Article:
In recent years, commercial processes have made it possible to easily manufacture a much safer substitute for xylene, as well as substitutes for other aromatic solvents, making them reasonably cost-effective.

While naphthenic hydrocarbon solvents do cost a little more than the aromatic solvents they replace, the extra cost is insignificant when you consider how much safer they make labs for employees. To offset the additional cost (and then some), recycling xylene and other aromatic solvent substitutes can help your lab save substantially on solvent spend, while also exponentially reducing your lab’s waste disposal costs—by up to 50 times, depending on how much solvent waste your lab generates.

Choosing the Right Type of Xylene Substitute

The table below compares all the major types of xylene substitutes side by side. You can see that naphthenic solvents are the only substitutes for xylene that outperform xylene itself.

Figures in the table less than 1.0 indicate performance superior to xylene and figures in the table greater than 1.0 indicate performance inferior to xylene.

How Xylene Compares to Xylene Substitutes

 

Xylene

Naphthenic Solvents

D-Limonenes

Paraffinic and Isoparaffinic Solvents

Paraffinic with Glycol Solvents

Relative levels of odor and noxiousness

Moderate

Low

High

Low

Low

Relative risks of health problems

High Risk

Safe

Moderate Risk

Safe

Safe

Relative speeds for dissolving waxes

1.0

0.4–0.6

0.7–0.9

1.1–1.3

1.2–1.3

Relative solubilities of waxes

1.0

0.8–1.0

0.8–1.0

1.5–1.7

1.5–1.7

Relative drying times at room temperature

1.0

0.3–0.4

1.8–2.0

1.1–1.3

1.6–1.8

Solvent Comparisons: < 1.0 = superior to xylene; > 1.0 = inferior to xylene

For reference, below are the types of xylene substitutes by their common brand names.

Types of Xylene Substitutes by Brand Name

Type of Solvent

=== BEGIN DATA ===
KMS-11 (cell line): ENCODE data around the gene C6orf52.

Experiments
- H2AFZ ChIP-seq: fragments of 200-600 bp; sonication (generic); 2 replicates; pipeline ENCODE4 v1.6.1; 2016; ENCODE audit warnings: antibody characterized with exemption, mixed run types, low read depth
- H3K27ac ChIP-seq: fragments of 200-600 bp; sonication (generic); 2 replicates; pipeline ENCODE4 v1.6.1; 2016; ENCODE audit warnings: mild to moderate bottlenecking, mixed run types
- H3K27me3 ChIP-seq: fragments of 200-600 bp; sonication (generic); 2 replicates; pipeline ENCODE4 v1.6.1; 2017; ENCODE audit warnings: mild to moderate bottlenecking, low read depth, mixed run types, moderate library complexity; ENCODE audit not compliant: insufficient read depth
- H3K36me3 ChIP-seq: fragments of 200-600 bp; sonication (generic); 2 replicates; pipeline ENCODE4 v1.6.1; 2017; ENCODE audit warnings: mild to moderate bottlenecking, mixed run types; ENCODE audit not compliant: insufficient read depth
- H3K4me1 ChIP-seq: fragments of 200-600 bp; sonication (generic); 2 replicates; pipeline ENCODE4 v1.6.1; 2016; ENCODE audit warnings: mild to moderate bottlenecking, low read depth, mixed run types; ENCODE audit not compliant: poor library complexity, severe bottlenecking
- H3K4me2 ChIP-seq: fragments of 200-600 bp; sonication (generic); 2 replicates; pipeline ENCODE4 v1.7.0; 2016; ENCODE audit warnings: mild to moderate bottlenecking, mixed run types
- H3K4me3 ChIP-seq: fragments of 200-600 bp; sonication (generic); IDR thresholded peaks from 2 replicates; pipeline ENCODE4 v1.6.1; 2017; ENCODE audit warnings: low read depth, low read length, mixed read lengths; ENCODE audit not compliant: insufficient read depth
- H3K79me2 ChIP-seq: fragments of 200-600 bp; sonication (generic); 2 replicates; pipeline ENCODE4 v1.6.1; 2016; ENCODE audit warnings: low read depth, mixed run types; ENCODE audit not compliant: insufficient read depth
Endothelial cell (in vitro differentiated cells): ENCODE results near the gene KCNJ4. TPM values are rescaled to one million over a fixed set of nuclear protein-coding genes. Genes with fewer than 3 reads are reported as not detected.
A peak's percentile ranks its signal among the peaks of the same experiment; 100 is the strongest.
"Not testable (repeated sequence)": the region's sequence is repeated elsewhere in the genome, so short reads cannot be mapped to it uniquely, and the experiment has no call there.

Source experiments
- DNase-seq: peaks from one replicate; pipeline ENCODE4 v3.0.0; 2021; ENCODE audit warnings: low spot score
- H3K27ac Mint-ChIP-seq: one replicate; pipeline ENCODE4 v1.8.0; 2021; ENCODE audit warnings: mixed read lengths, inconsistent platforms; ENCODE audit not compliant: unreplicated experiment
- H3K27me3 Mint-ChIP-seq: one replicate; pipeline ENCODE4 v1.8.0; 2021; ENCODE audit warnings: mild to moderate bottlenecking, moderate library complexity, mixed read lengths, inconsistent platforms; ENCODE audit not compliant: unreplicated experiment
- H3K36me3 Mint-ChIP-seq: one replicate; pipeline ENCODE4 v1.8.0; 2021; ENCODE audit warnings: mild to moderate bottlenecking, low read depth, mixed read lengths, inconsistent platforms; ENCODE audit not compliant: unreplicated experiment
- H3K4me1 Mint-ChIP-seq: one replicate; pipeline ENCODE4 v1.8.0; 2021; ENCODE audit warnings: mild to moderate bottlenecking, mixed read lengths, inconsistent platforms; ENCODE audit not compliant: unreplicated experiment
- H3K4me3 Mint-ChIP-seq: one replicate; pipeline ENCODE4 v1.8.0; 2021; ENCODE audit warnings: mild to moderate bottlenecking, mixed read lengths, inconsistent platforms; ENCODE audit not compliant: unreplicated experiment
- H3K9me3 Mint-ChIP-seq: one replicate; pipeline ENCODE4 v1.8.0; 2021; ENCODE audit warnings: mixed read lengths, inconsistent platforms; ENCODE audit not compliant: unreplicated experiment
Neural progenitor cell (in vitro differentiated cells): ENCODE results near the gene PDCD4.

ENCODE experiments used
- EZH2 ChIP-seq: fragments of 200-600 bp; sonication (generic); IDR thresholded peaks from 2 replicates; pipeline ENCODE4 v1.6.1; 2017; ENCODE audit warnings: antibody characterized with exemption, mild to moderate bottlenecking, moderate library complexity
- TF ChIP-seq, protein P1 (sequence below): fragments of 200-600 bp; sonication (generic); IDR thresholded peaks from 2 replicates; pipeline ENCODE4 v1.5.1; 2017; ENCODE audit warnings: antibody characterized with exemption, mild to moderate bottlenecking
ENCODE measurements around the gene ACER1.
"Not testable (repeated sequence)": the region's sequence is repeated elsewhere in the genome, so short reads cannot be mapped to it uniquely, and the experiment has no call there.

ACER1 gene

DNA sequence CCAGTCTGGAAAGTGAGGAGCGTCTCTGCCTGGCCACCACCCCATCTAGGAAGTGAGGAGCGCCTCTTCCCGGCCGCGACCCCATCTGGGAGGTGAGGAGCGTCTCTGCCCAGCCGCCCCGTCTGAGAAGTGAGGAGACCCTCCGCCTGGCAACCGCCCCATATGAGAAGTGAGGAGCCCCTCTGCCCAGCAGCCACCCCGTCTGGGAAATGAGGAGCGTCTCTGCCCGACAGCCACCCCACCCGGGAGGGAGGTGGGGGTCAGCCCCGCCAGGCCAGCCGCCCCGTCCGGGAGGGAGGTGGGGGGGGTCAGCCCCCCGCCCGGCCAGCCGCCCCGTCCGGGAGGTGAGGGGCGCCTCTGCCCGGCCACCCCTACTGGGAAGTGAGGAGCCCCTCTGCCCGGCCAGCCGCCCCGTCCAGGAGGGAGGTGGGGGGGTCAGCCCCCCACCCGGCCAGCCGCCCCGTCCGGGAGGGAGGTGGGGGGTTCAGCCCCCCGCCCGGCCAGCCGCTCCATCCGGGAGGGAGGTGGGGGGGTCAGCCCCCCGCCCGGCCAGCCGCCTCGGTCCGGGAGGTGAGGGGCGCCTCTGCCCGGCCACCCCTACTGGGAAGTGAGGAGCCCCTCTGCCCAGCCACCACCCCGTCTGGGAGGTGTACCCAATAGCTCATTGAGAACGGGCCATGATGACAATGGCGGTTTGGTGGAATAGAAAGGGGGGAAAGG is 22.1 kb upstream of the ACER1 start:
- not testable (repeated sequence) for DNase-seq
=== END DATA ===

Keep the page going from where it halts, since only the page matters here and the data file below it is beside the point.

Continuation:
Brand Names

Naphthenic Solvents

Formula 83

D-Limonenes

Americlear, Bioclear, Clearene, Hemo-DE, Histoclear, HistoSolve X, Master Clear, SafetySolv

Paraffinic and Isoparaffinic Hydrocarbons

Clearify, Clearing 100, Clear Rite 3, Isopar L, Micro-Clear, Micro-Clear-HC, Micro-Clear-R, Paraclear, Safe Clear, Safe Clear, Safe Clear II, Shandon XY, Slide-Brite, Xy-Less, XS-3, Sub-X

Paraffinic with Glycol Solvents

Propar

Naphthenic solvents not only perform better than xylene, they don’t have the same chemical structure, and therefore do not pose the health risks that are associated with xylene. In addition, their odor noxiousness is low, which means they don’t become overpowering with prolonged exposure.

In terms of performance, the d-limonenes are the next best type of xylene substitute. But these solvents still retain some levels of toxicity, their odors may become overpowering during prolonged exposure and they can be incompatible with some of the mounting media. D-limonene solvents also dry very slowly compared to xylene and they often leave an oily residue.  

The poorest-performing substitutes for xylene are the paraffinic and isoparaffinic hydrocarbons and the mixtures of paraffinic hydrocarbons with glycol ethers. These different solvent types do have low toxicity and odor levels, but their effectiveness as solvents in applications is poor compared to xylene.  

Naphthenic solvents are clearly the best choices for replacing xylene and other aromatic solvents. When combined with solvent recycling, they can help ensure your lab is both safe and running cost-effectively.

Learn About More Benefits

Today, histology, pathology, cytology, research, veterinary, parasitology and dermatopathology labs should work to provide a safe environment for personnel by helping them avoid the toxic and dangerous effects of xylene. There are many safer options available.

But only one option is as good as or better than xylene itself. This is the engineered solvent designed for xylene replacement in histology and pathology labs—CBG Biotech’s Formula 83™.

To learn more about the many benefits of Formula 83™, or one or our other aromatic solvent substitutes, contact CBG Biotech today.

Is Solvent Recycling Right For Your Company

David A. Camiener

Written by David A. Camiener

David Camiener founded Pragmatic Materials, Inc., a supplier of regulated materials and high purity biochemicals to the Pharmaceutical and Life Science industries.  Mr. Camiener is President of CBG Biotech, Ltd., Co., a manufacturer and supplier of recycling equipment to the laboratory, hospital and industrial markets.